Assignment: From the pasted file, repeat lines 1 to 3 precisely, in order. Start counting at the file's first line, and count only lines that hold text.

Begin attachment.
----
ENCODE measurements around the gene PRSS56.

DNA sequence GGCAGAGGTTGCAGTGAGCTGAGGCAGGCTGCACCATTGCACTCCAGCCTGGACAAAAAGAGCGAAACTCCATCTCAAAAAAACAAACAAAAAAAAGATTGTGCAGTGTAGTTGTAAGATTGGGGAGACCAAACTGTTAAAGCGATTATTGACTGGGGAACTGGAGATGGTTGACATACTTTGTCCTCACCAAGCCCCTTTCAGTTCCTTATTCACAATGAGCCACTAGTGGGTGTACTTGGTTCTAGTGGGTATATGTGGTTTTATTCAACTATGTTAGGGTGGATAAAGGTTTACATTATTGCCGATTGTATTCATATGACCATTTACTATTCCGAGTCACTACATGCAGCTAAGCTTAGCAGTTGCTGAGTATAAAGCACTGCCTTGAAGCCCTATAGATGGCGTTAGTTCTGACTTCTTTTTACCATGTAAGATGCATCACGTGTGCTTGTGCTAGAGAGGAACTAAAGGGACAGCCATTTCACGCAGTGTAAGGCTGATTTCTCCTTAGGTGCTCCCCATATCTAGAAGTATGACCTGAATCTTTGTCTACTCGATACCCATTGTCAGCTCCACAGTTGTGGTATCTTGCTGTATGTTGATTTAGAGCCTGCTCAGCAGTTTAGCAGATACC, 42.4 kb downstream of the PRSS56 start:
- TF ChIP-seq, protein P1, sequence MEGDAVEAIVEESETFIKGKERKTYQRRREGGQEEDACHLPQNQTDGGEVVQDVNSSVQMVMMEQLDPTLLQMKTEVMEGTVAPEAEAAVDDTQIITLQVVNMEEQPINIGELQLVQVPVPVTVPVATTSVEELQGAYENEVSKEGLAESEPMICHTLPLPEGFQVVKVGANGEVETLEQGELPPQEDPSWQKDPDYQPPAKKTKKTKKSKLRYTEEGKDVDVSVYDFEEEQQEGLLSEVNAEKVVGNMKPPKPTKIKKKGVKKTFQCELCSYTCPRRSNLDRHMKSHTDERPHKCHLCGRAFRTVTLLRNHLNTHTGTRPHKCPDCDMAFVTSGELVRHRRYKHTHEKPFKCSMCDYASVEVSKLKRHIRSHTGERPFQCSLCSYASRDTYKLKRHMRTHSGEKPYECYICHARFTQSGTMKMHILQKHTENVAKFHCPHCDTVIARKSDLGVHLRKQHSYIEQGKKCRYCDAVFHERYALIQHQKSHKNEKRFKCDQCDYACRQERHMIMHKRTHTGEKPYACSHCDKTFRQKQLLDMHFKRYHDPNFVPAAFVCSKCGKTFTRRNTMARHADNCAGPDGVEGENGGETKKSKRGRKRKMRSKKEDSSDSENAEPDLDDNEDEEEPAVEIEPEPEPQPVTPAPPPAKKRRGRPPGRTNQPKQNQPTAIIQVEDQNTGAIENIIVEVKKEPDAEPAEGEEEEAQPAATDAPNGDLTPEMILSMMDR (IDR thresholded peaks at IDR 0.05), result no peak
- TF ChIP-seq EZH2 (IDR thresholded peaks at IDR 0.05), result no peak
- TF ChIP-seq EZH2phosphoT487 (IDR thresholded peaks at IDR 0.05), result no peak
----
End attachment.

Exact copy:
ENCODE measurements around the gene PRSS56.

DNA sequence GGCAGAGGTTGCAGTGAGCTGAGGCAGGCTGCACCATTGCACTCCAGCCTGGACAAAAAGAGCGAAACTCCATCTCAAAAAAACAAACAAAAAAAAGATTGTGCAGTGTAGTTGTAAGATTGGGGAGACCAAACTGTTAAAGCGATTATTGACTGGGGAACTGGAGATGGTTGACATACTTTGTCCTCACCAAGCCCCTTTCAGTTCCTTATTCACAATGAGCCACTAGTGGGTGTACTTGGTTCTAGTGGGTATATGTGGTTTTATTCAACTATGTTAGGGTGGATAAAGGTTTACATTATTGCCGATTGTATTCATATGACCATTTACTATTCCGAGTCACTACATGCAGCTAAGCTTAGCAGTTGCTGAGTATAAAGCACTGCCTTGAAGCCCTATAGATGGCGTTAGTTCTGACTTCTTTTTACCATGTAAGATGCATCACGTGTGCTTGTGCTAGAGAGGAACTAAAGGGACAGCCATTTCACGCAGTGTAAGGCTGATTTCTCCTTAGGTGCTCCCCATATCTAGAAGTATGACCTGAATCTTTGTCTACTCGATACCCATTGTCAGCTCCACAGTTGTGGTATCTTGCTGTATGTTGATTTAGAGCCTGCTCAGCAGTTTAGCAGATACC, 42.4 kb downstream of the PRSS56 start:
- TF ChIP-seq, protein P1, sequence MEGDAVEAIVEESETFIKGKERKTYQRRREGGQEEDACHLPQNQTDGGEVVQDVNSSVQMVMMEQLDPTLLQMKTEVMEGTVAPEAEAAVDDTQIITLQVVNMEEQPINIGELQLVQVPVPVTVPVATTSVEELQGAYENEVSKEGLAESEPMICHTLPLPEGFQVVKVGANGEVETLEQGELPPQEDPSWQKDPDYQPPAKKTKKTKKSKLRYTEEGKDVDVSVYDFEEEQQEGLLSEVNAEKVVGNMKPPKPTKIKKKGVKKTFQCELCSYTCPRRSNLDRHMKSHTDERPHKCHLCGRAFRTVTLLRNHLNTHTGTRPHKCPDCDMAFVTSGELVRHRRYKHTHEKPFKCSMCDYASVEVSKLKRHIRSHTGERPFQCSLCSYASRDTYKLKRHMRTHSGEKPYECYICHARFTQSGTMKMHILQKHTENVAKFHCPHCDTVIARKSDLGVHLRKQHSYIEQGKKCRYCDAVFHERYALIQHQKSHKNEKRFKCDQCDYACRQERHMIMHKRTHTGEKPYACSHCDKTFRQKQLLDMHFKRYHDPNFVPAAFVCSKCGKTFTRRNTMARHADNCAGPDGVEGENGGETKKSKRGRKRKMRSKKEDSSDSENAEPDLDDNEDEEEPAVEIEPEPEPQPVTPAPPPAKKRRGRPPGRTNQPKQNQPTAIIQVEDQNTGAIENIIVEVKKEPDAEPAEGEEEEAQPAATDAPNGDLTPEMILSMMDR (IDR thresholded peaks at IDR 0.05), result no peak